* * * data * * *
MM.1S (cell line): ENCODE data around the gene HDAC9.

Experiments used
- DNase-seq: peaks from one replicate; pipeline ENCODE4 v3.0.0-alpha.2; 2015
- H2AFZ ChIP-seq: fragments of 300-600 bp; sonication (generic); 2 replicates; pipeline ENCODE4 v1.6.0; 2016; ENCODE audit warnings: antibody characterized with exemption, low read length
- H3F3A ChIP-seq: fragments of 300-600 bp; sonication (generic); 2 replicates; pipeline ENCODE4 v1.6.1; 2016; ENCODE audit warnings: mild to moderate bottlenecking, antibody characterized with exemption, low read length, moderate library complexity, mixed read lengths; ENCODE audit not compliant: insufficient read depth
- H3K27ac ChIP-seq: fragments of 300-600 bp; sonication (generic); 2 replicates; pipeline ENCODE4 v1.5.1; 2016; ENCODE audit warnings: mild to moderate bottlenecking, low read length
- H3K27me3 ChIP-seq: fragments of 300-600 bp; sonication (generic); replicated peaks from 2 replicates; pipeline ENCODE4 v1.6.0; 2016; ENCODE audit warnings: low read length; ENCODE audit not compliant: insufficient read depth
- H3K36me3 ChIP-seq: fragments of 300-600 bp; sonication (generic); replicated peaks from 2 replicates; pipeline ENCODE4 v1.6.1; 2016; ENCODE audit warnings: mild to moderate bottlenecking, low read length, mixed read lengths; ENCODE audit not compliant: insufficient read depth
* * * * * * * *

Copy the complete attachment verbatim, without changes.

MM.1S (cell line): ENCODE data around the gene HDAC9.

Experiments used
- DNase-seq: peaks from one replicate; pipeline ENCODE4 v3.0.0-alpha.2; 2015
- H2AFZ ChIP-seq: fragments of 300-600 bp; sonication (generic); 2 replicates; pipeline ENCODE4 v1.6.0; 2016; ENCODE audit warnings: antibody characterized with exemption, low read length
- H3F3A ChIP-seq: fragments of 300-600 bp; sonication (generic); 2 replicates; pipeline ENCODE4 v1.6.1; 2016; ENCODE audit warnings: mild to moderate bottlenecking, antibody characterized with exemption, low read length, moderate library complexity, mixed read lengths; ENCODE audit not compliant: insufficient read depth
- H3K27ac ChIP-seq: fragments of 300-600 bp; sonication (generic); 2 replicates; pipeline ENCODE4 v1.5.1; 2016; ENCODE audit warnings: mild to moderate bottlenecking, low read length
- H3K27me3 ChIP-seq: fragments of 300-600 bp; sonication (generic); replicated peaks from 2 replicates; pipeline ENCODE4 v1.6.0; 2016; ENCODE audit warnings: low read length; ENCODE audit not compliant: insufficient read depth
- H3K36me3 ChIP-seq: fragments of 300-600 bp; sonication (generic); replicated peaks from 2 replicates; pipeline ENCODE4 v1.6.1; 2016; ENCODE audit warnings: mild to moderate bottlenecking, low read length, mixed read lengths; ENCODE audit not compliant: insufficient read depth